Many of these tips may also be helpful for the adult key.
To effectively identify nymphal grasshoppers using this key there are several tools that you will need. Some type of magnification will be required to see some of the smaller characteristics, particularly on the early instars. The best choice is a dissecting microscope of 7 to 20 power magnification, however, even a hand lens of 5 or greater power will do if that is all that is available and you have good light. You will probably also want a good pair of forceps to manipulate your specimens. The third item which will be very helpful is a micrometer or some other precision measuring device. You will be working with sub- millimeter measurements so a simple ruler will be very difficult to use for this purpose .
One of the difficulties in identifying nymphal grasshoppers is the variability between different instars of the same species. This key is set up so that each instar of each species stands alone as a separate entity. If you are identifying a sample containing many grasshoppers of different sizes and colors the first step you should take is to sort them into groups of similar size, color and physical characteristics. Grasshoppers which look alike and are of the same size will most likely be of the same instar and species. Groups of grasshoppers which look alike or similar but are of different sizes may be the same species but different instars, or they may be entirely different species. It is best to start your identification with a single group of grasshoppers which look similar and are of the same size (instar). Once you have determined the species of this group you can check the text or the species fact sheet to verify your identification and to determine if other instars of the same species look similar or different.
When making an identification with the key, one of the easiest and most productive steps to narrow your search is to determine the instar of your specimens. An accurate determination and choice of a single correct instar will eliminate approximately 80% of the remaining entities from the list. If you have a sample which contains many specimens of more than one instar which show enough similarity that you suspect they may be the same species, the key will allow you to select multiple instars. Sometimes it is helpful once you have determined and chosen the instar of a specimen to also select the instars before and after your specimen. Then look at the list of Entities Remaining to see if any of the specimens in the remaining list match any of your other specimens. If they don't match anything else you can de-select the additional instars to remove them from the list.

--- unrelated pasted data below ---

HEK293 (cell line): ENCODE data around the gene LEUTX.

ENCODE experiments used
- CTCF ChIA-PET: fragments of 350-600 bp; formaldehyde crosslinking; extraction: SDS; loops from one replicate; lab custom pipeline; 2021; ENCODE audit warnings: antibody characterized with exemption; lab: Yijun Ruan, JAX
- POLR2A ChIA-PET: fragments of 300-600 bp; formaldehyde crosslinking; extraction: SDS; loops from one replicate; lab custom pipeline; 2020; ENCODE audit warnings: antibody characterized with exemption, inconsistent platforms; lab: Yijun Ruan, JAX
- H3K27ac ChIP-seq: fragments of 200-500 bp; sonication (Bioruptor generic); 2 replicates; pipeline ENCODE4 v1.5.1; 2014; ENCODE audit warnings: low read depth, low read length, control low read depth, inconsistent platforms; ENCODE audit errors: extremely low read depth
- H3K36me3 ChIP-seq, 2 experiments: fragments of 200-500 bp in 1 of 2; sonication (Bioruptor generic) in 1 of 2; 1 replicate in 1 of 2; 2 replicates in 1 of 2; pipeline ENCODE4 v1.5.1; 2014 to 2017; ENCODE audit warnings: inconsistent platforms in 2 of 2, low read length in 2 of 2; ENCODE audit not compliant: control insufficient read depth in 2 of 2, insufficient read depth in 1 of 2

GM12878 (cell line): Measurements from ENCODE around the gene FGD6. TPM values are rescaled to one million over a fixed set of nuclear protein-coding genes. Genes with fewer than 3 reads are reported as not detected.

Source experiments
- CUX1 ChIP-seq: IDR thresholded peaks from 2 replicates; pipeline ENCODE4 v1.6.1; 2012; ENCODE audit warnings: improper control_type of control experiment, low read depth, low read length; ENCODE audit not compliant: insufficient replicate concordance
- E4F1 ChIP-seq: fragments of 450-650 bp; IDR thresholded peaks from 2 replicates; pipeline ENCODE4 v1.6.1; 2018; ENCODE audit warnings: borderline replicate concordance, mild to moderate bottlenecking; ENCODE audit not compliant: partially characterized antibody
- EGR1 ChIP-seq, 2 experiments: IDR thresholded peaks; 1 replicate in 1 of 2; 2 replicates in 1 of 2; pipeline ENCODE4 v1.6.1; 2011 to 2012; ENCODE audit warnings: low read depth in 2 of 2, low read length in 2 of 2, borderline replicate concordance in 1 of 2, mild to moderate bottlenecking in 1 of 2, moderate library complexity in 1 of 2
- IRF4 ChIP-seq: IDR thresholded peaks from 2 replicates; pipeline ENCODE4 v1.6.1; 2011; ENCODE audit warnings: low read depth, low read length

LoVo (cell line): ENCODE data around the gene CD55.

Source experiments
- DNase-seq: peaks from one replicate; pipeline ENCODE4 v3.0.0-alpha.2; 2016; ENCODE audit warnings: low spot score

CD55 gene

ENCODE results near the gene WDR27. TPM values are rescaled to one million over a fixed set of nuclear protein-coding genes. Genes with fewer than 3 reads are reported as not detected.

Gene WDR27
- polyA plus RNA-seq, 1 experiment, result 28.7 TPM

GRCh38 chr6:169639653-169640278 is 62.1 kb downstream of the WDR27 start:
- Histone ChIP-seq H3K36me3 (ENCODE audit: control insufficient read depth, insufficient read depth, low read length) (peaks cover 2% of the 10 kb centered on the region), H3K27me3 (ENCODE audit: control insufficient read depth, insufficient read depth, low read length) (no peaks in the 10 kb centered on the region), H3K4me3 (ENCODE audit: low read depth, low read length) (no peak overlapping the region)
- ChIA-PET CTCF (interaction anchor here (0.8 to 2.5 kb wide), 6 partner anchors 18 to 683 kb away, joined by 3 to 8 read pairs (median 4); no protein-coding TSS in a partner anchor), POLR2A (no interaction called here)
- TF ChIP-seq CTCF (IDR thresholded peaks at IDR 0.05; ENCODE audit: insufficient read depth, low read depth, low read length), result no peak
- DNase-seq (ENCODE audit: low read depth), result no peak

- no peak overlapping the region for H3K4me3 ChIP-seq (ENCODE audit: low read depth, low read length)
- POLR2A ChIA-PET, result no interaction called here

Another easy way to narrow your search is to use the features "Body Length" and "Hind Femur Length" (found under "Hind Leg"). To use these features you will need an accurate measuring device as mentioned above. The measurements in these two features come from the measurements in Dr. Pfadt's book, and although they generally work well to narrow the choices, we have found that sometimes they will eliminate the correct species due to some variability of size within a species. If you are narrowing down a selection and your prime suspect disappears from the remaining list after using one of these measurements, it might be preferable to use other features to continue your search.
One of the benefits of a Lucid key is that it is not necessary to start at the top and go down the list of features in order. They can be chosen in any order you want. Any particular feature may be more or less useful in the identification of a species. Choose the easy ones first.
In some cases, if you have a short list of specimens remaining, but have not addressed all the features, it may be easier to check your specimen against information associated with these remaining species by reading the species information in the fact sheets attached to each entity. Almost everything found in this key, including the photos, can be found in the species fact sheets for the respective species. This can sometimes be a faster way to make an identification, than trying to find a feature that will discriminate among the remaining specimens. If your specimen does not look similar to any of the specimens remaining, you can use the strategy of unselecting states one by one, or "playing" with the key, to find the best matching species.